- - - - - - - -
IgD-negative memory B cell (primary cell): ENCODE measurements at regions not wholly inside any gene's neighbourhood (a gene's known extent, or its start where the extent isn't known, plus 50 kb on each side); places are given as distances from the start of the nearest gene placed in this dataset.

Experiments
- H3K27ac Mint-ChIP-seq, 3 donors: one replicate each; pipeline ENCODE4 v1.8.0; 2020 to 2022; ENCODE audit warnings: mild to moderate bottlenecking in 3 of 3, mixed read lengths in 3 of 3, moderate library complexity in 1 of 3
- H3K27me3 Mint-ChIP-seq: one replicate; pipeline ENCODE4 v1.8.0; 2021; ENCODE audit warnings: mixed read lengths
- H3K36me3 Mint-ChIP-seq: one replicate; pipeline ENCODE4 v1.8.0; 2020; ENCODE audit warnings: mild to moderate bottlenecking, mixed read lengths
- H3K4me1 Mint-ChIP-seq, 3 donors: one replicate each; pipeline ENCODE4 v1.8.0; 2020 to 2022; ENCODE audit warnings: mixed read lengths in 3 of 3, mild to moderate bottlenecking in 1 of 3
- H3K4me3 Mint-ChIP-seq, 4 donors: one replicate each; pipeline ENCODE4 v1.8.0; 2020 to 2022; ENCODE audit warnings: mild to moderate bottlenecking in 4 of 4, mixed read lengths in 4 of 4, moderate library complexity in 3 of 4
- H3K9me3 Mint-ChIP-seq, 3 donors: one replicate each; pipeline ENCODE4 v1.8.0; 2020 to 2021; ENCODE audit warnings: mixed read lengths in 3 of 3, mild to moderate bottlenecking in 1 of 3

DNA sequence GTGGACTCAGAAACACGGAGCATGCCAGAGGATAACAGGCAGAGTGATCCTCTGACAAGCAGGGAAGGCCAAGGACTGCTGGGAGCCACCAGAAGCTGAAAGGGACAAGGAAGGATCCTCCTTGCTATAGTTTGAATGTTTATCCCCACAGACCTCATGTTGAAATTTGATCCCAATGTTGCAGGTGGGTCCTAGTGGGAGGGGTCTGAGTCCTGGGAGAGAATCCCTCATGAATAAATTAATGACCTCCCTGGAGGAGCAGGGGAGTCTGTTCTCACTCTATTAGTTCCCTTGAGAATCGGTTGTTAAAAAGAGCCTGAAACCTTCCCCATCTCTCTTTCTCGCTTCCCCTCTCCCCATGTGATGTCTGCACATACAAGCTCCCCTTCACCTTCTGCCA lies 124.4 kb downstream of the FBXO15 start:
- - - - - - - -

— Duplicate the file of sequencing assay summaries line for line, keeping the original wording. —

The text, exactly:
IgD-negative memory B cell (primary cell): ENCODE measurements at regions not wholly inside any gene's neighbourhood (a gene's known extent, or its start where the extent isn't known, plus 50 kb on each side); places are given as distances from the start of the nearest gene placed in this dataset.

Experiments
- H3K27ac Mint-ChIP-seq, 3 donors: one replicate each; pipeline ENCODE4 v1.8.0; 2020 to 2022; ENCODE audit warnings: mild to moderate bottlenecking in 3 of 3, mixed read lengths in 3 of 3, moderate library complexity in 1 of 3
- H3K27me3 Mint-ChIP-seq: one replicate; pipeline ENCODE4 v1.8.0; 2021; ENCODE audit warnings: mixed read lengths
- H3K36me3 Mint-ChIP-seq: one replicate; pipeline ENCODE4 v1.8.0; 2020; ENCODE audit warnings: mild to moderate bottlenecking, mixed read lengths
- H3K4me1 Mint-ChIP-seq, 3 donors: one replicate each; pipeline ENCODE4 v1.8.0; 2020 to 2022; ENCODE audit warnings: mixed read lengths in 3 of 3, mild to moderate bottlenecking in 1 of 3
- H3K4me3 Mint-ChIP-seq, 4 donors: one replicate each; pipeline ENCODE4 v1.8.0; 2020 to 2022; ENCODE audit warnings: mild to moderate bottlenecking in 4 of 4, mixed read lengths in 4 of 4, moderate library complexity in 3 of 4
- H3K9me3 Mint-ChIP-seq, 3 donors: one replicate each; pipeline ENCODE4 v1.8.0; 2020 to 2021; ENCODE audit warnings: mixed read lengths in 3 of 3, mild to moderate bottlenecking in 1 of 3

DNA sequence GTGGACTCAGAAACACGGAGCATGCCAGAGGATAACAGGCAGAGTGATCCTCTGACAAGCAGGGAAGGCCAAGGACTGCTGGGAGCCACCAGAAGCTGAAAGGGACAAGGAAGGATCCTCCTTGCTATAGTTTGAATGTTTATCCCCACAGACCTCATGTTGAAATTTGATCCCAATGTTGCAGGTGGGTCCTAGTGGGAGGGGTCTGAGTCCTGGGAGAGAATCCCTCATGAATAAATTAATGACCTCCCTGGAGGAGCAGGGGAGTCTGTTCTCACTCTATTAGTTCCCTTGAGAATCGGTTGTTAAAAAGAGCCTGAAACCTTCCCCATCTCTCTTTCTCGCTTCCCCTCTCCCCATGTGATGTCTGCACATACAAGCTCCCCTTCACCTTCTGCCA lies 124.4 kb downstream of the FBXO15 start: